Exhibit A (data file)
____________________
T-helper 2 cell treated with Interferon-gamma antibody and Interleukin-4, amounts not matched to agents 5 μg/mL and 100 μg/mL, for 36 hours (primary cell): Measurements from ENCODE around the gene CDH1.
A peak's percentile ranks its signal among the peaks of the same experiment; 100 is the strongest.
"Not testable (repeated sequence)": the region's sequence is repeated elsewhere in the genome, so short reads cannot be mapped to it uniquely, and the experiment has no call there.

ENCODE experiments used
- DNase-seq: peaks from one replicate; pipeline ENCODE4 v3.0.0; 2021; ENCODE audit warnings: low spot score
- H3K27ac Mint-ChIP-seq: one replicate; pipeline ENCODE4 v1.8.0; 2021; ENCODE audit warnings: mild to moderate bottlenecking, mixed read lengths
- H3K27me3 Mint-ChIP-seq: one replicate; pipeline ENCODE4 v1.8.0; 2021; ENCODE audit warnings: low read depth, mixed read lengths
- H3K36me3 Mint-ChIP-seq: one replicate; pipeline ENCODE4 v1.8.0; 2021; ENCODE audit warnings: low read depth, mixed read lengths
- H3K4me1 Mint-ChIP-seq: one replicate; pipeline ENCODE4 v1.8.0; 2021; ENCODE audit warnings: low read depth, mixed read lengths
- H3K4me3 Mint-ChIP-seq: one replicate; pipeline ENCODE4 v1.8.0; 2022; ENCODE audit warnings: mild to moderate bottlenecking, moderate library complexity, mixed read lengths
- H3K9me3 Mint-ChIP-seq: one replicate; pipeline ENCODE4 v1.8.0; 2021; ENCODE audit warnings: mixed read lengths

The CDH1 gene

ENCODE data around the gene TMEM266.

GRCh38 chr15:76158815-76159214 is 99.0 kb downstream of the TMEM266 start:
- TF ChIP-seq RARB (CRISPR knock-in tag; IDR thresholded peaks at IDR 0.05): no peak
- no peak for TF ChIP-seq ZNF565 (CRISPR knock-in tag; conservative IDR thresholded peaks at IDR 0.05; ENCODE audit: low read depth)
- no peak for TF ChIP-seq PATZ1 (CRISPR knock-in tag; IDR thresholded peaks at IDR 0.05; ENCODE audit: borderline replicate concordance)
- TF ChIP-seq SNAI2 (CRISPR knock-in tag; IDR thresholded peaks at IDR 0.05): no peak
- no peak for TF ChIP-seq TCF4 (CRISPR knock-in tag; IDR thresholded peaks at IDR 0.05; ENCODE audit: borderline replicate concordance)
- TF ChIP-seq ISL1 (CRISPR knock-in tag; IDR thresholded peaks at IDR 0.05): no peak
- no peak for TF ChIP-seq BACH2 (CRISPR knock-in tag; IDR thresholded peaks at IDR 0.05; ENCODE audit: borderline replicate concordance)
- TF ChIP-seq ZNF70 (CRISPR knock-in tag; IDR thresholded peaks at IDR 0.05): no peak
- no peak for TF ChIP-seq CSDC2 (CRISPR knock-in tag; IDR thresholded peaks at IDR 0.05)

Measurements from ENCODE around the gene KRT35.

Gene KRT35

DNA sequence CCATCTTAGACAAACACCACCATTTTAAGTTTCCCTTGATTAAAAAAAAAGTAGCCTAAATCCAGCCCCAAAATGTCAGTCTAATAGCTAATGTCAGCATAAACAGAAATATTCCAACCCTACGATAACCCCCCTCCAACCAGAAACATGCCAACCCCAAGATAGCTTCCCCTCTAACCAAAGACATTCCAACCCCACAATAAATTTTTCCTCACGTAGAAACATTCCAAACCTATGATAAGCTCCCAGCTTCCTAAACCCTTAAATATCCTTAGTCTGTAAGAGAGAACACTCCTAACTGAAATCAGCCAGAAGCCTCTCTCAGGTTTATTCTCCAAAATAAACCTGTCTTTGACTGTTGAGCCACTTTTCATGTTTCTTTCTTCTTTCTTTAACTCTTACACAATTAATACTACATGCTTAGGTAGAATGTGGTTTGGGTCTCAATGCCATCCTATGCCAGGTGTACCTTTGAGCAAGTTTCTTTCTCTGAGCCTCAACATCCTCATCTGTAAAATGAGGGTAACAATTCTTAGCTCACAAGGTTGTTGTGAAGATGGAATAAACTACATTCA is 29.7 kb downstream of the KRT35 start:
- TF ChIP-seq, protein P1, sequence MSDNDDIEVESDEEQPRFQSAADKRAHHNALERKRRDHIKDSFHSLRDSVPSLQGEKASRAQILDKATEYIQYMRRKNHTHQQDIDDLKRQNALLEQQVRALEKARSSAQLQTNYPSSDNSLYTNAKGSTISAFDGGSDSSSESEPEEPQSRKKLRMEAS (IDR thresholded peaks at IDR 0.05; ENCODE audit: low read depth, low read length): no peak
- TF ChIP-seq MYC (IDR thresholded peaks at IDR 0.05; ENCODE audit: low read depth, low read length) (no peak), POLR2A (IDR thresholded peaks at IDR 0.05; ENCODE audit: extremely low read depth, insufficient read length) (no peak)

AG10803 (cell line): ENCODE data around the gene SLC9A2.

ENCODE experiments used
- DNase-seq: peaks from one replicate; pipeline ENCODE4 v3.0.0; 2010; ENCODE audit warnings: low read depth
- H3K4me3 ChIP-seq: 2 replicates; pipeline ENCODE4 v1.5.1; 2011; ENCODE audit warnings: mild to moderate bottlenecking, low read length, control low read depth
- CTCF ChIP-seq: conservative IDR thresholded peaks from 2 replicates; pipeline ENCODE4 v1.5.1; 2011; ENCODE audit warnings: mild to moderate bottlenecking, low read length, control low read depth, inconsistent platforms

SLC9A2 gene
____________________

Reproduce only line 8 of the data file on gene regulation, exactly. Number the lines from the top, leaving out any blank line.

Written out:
- H3K36me3 Mint-ChIP-seq: one replicate; pipeline ENCODE4 v1.8.0; 2021; ENCODE audit warnings: low read depth, mixed read lengths